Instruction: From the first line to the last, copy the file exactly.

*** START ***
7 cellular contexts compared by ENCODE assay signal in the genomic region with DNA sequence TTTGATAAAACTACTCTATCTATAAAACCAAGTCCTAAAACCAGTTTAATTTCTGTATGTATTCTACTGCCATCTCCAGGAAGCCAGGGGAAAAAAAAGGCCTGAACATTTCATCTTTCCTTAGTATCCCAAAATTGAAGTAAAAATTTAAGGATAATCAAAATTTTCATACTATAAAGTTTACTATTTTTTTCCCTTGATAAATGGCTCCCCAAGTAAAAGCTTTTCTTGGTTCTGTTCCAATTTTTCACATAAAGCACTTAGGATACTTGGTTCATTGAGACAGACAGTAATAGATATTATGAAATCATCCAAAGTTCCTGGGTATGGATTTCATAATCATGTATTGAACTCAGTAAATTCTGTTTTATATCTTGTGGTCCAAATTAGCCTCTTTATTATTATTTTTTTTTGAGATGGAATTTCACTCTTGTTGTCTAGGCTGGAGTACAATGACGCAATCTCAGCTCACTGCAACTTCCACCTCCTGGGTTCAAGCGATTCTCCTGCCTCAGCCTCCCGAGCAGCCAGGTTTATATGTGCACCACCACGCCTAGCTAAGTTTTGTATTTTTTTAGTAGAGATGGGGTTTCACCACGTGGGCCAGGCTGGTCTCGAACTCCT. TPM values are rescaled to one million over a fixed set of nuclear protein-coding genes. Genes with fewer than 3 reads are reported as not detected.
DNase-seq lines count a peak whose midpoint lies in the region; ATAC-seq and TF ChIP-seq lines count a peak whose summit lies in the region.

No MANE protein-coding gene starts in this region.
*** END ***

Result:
7 cellular contexts compared by ENCODE assay signal in the genomic region with DNA sequence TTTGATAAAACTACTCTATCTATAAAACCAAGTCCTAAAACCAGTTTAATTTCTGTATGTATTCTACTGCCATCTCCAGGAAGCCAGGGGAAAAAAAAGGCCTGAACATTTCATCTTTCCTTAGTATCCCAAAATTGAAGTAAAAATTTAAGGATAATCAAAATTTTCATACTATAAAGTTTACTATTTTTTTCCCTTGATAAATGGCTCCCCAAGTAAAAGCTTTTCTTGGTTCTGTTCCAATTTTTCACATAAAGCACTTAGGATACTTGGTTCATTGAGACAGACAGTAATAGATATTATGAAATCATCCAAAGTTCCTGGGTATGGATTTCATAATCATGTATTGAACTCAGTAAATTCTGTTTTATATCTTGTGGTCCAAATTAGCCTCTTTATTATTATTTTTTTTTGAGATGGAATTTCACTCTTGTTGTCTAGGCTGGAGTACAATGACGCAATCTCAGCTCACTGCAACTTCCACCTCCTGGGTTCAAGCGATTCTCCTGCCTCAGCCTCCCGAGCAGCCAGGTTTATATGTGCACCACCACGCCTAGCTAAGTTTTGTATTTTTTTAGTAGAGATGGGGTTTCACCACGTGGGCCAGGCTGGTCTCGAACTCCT. TPM values are rescaled to one million over a fixed set of nuclear protein-coding genes. Genes with fewer than 3 reads are reported as not detected.
DNase-seq lines count a peak whose midpoint lies in the region; ATAC-seq and TF ChIP-seq lines count a peak whose summit lies in the region.

No MANE protein-coding gene starts in this region.